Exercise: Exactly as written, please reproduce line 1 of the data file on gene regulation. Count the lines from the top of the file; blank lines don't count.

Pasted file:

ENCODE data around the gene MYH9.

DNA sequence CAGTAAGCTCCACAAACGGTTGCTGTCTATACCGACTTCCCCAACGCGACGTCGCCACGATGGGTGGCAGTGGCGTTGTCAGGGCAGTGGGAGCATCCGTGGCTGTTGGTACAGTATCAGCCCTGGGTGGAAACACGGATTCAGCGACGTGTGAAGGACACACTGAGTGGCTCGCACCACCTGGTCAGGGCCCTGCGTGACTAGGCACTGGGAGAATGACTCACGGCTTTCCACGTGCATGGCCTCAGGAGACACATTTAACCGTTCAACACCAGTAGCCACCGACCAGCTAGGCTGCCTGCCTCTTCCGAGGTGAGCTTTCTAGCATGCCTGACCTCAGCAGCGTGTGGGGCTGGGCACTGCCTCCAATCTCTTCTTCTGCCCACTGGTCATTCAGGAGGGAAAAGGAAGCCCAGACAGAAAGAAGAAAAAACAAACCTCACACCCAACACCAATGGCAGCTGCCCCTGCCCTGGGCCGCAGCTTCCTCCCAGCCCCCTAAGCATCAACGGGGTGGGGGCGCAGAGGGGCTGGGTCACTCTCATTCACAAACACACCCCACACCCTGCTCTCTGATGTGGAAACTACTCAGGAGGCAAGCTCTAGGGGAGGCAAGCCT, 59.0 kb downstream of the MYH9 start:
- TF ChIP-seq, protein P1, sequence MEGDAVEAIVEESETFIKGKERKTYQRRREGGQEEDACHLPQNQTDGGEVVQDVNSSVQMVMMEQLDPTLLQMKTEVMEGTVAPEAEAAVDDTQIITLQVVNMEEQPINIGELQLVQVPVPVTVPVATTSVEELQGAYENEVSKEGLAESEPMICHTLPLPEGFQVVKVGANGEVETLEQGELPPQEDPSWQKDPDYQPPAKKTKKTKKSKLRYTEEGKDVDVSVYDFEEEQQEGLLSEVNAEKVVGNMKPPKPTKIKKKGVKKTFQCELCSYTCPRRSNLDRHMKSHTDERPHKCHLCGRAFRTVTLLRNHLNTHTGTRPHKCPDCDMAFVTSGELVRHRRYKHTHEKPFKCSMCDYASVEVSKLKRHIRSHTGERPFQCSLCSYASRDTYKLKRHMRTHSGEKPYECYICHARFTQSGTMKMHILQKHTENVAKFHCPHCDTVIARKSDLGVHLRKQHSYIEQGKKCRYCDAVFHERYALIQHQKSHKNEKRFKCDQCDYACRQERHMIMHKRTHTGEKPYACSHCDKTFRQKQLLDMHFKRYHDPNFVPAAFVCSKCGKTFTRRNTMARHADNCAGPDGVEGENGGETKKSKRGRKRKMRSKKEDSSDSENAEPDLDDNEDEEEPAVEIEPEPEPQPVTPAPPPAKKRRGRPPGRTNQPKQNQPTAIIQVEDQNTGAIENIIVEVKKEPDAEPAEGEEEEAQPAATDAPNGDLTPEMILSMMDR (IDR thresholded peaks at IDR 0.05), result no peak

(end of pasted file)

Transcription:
ENCODE data around the gene MYH9.